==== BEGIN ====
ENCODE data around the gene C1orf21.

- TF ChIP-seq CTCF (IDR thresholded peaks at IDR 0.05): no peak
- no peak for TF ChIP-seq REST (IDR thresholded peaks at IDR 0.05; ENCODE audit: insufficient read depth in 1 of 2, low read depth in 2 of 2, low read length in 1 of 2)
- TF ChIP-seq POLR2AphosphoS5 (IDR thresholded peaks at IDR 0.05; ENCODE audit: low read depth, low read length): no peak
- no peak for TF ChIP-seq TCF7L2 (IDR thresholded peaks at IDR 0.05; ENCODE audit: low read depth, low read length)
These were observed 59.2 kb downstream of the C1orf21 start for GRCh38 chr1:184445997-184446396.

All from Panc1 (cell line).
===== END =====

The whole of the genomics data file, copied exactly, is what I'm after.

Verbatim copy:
ENCODE data around the gene C1orf21.

- TF ChIP-seq CTCF (IDR thresholded peaks at IDR 0.05): no peak
- no peak for TF ChIP-seq REST (IDR thresholded peaks at IDR 0.05; ENCODE audit: insufficient read depth in 1 of 2, low read depth in 2 of 2, low read length in 1 of 2)
- TF ChIP-seq POLR2AphosphoS5 (IDR thresholded peaks at IDR 0.05; ENCODE audit: low read depth, low read length): no peak
- no peak for TF ChIP-seq TCF7L2 (IDR thresholded peaks at IDR 0.05; ENCODE audit: low read depth, low read length)
These were observed 59.2 kb downstream of the C1orf21 start for GRCh38 chr1:184445997-184446396.

All from Panc1 (cell line).